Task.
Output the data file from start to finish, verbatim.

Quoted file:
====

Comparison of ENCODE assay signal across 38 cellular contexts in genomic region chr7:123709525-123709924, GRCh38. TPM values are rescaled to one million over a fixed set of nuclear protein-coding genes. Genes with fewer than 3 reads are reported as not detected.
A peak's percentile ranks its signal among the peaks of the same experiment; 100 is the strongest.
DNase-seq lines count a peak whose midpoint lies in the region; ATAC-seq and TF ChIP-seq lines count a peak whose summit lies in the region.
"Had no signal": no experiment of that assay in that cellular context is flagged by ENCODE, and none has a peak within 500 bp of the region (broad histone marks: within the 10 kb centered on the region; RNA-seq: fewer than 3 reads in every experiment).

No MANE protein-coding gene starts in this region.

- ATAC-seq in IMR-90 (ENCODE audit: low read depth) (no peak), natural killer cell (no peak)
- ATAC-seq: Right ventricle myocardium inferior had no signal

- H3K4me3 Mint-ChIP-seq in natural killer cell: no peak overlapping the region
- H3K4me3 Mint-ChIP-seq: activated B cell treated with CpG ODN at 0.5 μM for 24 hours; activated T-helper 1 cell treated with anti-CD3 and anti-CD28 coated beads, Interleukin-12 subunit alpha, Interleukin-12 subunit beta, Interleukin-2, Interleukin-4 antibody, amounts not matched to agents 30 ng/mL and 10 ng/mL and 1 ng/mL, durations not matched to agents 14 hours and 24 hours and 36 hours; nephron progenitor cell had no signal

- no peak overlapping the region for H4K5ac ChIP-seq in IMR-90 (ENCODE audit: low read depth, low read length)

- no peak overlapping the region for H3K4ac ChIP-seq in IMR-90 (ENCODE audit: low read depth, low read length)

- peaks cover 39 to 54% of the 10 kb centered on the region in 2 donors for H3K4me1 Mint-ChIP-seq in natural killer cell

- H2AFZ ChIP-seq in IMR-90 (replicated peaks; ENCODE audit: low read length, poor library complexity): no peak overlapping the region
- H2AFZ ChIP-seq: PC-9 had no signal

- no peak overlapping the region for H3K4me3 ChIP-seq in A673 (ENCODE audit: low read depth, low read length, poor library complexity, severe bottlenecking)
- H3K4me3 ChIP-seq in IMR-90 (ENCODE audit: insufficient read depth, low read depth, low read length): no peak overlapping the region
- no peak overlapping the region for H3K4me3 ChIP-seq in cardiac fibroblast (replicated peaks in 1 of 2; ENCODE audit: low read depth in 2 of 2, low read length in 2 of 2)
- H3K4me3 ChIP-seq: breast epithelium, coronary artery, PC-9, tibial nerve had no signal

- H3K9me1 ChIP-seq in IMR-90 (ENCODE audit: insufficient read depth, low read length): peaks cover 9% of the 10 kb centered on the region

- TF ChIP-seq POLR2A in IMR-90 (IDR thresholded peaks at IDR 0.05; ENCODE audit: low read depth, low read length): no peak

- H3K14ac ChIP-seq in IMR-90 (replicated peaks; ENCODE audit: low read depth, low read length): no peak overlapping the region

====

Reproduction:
Comparison of ENCODE assay signal across 38 cellular contexts in genomic region chr7:123709525-123709924, GRCh38. TPM values are rescaled to one million over a fixed set of nuclear protein-coding genes. Genes with fewer than 3 reads are reported as not detected.
A peak's percentile ranks its signal among the peaks of the same experiment; 100 is the strongest.
DNase-seq lines count a peak whose midpoint lies in the region; ATAC-seq and TF ChIP-seq lines count a peak whose summit lies in the region.
"Had no signal": no experiment of that assay in that cellular context is flagged by ENCODE, and none has a peak within 500 bp of the region (broad histone marks: within the 10 kb centered on the region; RNA-seq: fewer than 3 reads in every experiment).

No MANE protein-coding gene starts in this region.

- ATAC-seq in IMR-90 (ENCODE audit: low read depth) (no peak), natural killer cell (no peak)
- ATAC-seq: Right ventricle myocardium inferior had no signal

- H3K4me3 Mint-ChIP-seq in natural killer cell: no peak overlapping the region
- H3K4me3 Mint-ChIP-seq: activated B cell treated with CpG ODN at 0.5 μM for 24 hours; activated T-helper 1 cell treated with anti-CD3 and anti-CD28 coated beads, Interleukin-12 subunit alpha, Interleukin-12 subunit beta, Interleukin-2, Interleukin-4 antibody, amounts not matched to agents 30 ng/mL and 10 ng/mL and 1 ng/mL, durations not matched to agents 14 hours and 24 hours and 36 hours; nephron progenitor cell had no signal

- no peak overlapping the region for H4K5ac ChIP-seq in IMR-90 (ENCODE audit: low read depth, low read length)

- no peak overlapping the region for H3K4ac ChIP-seq in IMR-90 (ENCODE audit: low read depth, low read length)

- peaks cover 39 to 54% of the 10 kb centered on the region in 2 donors for H3K4me1 Mint-ChIP-seq in natural killer cell

- H2AFZ ChIP-seq in IMR-90 (replicated peaks; ENCODE audit: low read length, poor library complexity): no peak overlapping the region
- H2AFZ ChIP-seq: PC-9 had no signal

- no peak overlapping the region for H3K4me3 ChIP-seq in A673 (ENCODE audit: low read depth, low read length, poor library complexity, severe bottlenecking)
- H3K4me3 ChIP-seq in IMR-90 (ENCODE audit: insufficient read depth, low read depth, low read length): no peak overlapping the region
- no peak overlapping the region for H3K4me3 ChIP-seq in cardiac fibroblast (replicated peaks in 1 of 2; ENCODE audit: low read depth in 2 of 2, low read length in 2 of 2)
- H3K4me3 ChIP-seq: breast epithelium, coronary artery, PC-9, tibial nerve had no signal

- H3K9me1 ChIP-seq in IMR-90 (ENCODE audit: insufficient read depth, low read length): peaks cover 9% of the 10 kb centered on the region

- TF ChIP-seq POLR2A in IMR-90 (IDR thresholded peaks at IDR 0.05; ENCODE audit: low read depth, low read length): no peak

- H3K14ac ChIP-seq in IMR-90 (replicated peaks; ENCODE audit: low read depth, low read length): no peak overlapping the region